If you come from the position that the function of a university is to produce people ready to make difficult things happen, then an answer to this question is very fast to imply itself. Theory is useful in so far as it produces usefulness, and above that it is either contingency planning or wasteful.
There's nothing wrong with having a clear telos. But, as Zizek is wont to point out - if the purpose of education is to produce people ready to solve predefined problems, then that is the death of both ideology and theory. If the overarching goal is usefulness, then the subtler points of reflection and perspective can be sacrificed without any loss. We know what to do, the only thing standing in our way is the lack of manpower to make it happen.
This might have been true if the world was threatened by something undeniably acute, like a huge asteroid approaching the Earth at terminal velocity. When survival hinges on one single factor, then focusing all attention to that one thing is a useful thing to do. There's really no need for theory - just look at the size of that thing! Now go help build the large ass gun that's going to save us all.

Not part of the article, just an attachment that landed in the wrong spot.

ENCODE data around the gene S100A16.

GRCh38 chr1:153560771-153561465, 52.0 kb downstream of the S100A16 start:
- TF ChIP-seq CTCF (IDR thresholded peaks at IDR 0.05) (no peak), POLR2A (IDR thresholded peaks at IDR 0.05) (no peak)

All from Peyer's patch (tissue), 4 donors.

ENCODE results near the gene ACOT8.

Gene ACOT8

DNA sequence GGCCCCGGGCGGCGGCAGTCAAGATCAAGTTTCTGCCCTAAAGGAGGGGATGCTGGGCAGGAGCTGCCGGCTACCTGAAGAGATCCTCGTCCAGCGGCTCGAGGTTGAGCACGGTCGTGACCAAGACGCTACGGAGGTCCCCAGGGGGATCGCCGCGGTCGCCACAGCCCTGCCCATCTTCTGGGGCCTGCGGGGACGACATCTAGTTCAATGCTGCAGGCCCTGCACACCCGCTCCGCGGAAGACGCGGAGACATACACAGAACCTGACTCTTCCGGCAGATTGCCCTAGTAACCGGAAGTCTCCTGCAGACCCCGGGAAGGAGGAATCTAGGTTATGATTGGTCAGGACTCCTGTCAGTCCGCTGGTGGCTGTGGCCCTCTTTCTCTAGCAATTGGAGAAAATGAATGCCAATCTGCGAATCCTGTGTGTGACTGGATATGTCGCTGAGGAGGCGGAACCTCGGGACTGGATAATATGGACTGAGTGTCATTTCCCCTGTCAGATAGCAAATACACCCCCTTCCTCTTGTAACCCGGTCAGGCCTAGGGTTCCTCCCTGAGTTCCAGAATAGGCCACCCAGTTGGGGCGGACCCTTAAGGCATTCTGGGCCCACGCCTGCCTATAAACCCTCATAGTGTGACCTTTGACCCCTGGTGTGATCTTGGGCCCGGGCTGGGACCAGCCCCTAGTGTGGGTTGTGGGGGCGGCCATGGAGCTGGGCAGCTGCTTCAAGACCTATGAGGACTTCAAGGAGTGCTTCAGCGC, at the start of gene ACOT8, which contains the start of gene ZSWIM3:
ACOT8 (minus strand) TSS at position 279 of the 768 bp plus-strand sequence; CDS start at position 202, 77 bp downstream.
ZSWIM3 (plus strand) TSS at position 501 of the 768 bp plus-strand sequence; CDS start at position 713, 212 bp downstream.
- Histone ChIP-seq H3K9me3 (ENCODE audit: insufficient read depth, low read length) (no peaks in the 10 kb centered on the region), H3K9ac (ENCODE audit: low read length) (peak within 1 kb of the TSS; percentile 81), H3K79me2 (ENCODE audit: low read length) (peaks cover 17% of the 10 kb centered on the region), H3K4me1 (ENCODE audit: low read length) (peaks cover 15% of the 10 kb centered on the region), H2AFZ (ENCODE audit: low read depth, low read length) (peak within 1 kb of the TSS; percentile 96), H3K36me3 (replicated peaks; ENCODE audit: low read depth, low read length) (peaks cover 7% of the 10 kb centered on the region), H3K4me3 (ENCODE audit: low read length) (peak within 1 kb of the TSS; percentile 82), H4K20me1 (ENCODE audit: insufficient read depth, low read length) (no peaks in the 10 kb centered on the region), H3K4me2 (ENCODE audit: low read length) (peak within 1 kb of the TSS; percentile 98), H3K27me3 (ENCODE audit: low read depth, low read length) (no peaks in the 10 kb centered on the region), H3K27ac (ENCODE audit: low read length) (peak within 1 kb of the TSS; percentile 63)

Spoiler alert: there's no huge asteroid approaching the Earth at terminal velocity.
Likewise, if the world is going to end, it's probably not going to be because of one single thing. It would rather happen because of the unexpected intermingling of a number of factors. Some of them obvious, some of them not. Most of them needing applied theory in order to be made sense of.
The thing about theory in the absence of huge asteroids is that one never really can tell if it's going to be useful or not. There's no if-then statements that can be made, other than the one that sounds the most useless of them all:
Given enough theory, people will act differently than they would have otherwise.
This goes for all kinds of theory. Rhetoric, comparative literature, political science, philosophy, sociology - the whole gamut of things one can know that are not directly tied to making something happen. You can learn it without at the same time learning to do any one thing in particular, and thus being disqualified from learning anything "useful" - yet you will also see the world in a new way, and approach it in new ways.
Is that useful?
You can paint yourself into all kinds of corners trying to make use out of sense. With enough theory, you will eventually tear down the fourth wall and realize that there is no asteroid, and that you therefore are free to do pretty much whatever you want without it having to be useful. That the world is larger than the scope of one singular task, and that the usefulness of a life is - as of yet - still to be determined.